Wendell Lim


Website: http://limlab.ucsf.edu
Email: wendell.lim / ucsf, edu

600 16th Street, MC 2240
Genentech Hall, Room N412E
San Francisco, CA 94158-2240

Phone: 415 502-8080

Administrative Assistant
Noleine Blizzard
415 514-4137
noleine.blizzard / ucsf, edu

The Molecular Logic of Cellular Signaling Systems
Signal transduction
Protein-protein recognition
Protein switches and networks
Signaling protein and network evolution
Systems biology
Biological computation
Synthetic biology

Livings cells process vast amounts of environmental information to generate sophisticated responses such as movement, growth, and differentiation. Such decisions are made by complex networks of signal transduction proteins. One of the most challenging problems in modern biology is understanding how these networks of proteins act to carry out these remarkable behaviors.

A striking commonality among eukaryotic signaling molecules is that they are composed of modular domains. Some domains carry our catalytic functions, but most mediate specific protein-protein interactions. This modular organization of signaling proteins suggests that a common toolkit of components has been used in a combinatorial fashion to evolve the complex signaling proteins and pathways we see today. We are therefore interested in understanding the logic by which simple protein components can be used to build complex information processing systems. We would like to answer this question at several hierarchical levels:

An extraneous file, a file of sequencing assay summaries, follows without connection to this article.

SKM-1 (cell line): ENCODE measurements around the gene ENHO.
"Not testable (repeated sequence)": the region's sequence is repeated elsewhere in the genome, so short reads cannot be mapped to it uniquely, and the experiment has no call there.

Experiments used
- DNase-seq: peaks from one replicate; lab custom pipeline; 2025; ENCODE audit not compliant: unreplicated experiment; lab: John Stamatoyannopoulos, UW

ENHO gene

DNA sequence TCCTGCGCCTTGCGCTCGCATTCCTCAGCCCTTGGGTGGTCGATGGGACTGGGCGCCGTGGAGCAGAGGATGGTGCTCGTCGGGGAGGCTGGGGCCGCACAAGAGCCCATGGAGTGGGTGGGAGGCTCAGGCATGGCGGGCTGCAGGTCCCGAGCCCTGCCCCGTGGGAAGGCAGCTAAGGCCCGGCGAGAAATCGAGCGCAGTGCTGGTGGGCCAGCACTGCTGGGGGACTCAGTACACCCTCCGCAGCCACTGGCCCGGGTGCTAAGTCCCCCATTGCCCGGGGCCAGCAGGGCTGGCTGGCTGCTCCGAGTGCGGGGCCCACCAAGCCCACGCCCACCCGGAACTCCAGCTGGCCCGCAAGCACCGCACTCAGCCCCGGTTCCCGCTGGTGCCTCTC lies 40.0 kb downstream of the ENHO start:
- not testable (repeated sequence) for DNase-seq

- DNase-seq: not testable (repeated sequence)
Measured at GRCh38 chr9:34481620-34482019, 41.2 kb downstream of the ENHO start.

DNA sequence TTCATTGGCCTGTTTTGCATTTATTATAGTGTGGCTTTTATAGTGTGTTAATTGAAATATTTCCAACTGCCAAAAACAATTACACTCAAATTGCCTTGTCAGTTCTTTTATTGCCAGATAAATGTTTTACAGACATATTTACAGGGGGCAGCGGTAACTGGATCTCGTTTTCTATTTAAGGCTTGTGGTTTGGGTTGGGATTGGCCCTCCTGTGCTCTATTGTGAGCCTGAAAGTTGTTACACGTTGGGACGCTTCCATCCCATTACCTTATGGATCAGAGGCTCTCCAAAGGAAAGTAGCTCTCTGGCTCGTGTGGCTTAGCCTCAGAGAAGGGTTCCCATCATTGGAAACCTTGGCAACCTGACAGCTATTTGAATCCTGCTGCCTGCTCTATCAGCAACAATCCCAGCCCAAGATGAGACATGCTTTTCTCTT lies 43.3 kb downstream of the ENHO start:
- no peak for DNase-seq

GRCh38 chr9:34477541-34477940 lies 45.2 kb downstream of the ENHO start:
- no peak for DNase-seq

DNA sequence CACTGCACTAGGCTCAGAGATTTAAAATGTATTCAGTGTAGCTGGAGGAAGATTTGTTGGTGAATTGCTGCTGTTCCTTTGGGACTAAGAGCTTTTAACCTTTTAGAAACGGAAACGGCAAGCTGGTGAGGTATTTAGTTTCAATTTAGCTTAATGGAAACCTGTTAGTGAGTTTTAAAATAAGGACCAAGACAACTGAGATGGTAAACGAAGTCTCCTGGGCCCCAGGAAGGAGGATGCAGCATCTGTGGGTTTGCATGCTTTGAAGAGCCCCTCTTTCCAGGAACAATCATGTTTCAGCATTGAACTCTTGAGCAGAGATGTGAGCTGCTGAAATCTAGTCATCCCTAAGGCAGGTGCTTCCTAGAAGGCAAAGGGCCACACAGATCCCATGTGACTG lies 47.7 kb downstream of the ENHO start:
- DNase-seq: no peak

1. How do isolated protein interaction modules function?
  2. How have modular domains been combined through evolution to build signaling switches and devices, capable of complex behavior such as high specificity communication, signal integration, and feedback control?
  3. How are individual signaling proteins linked into networks that display complex and highly specific systems input/output behaviors?
  4. Can we engineer synthetic signaling pathways that rewire and systematically alter cellular behavior?

We are probing these questions by studying kinase and GTPase pathways involved in controlling cell movement and stress responses in yeast and mammalian cells. To achieve these goals we take a highly interdisciplinary approach that incorporates diverse techniques including: Mechanistic biochemistry Biophysical methods X-ray crystallography, NMR Molecular biology Cell biology Yeast genetics Protein, pathway engineering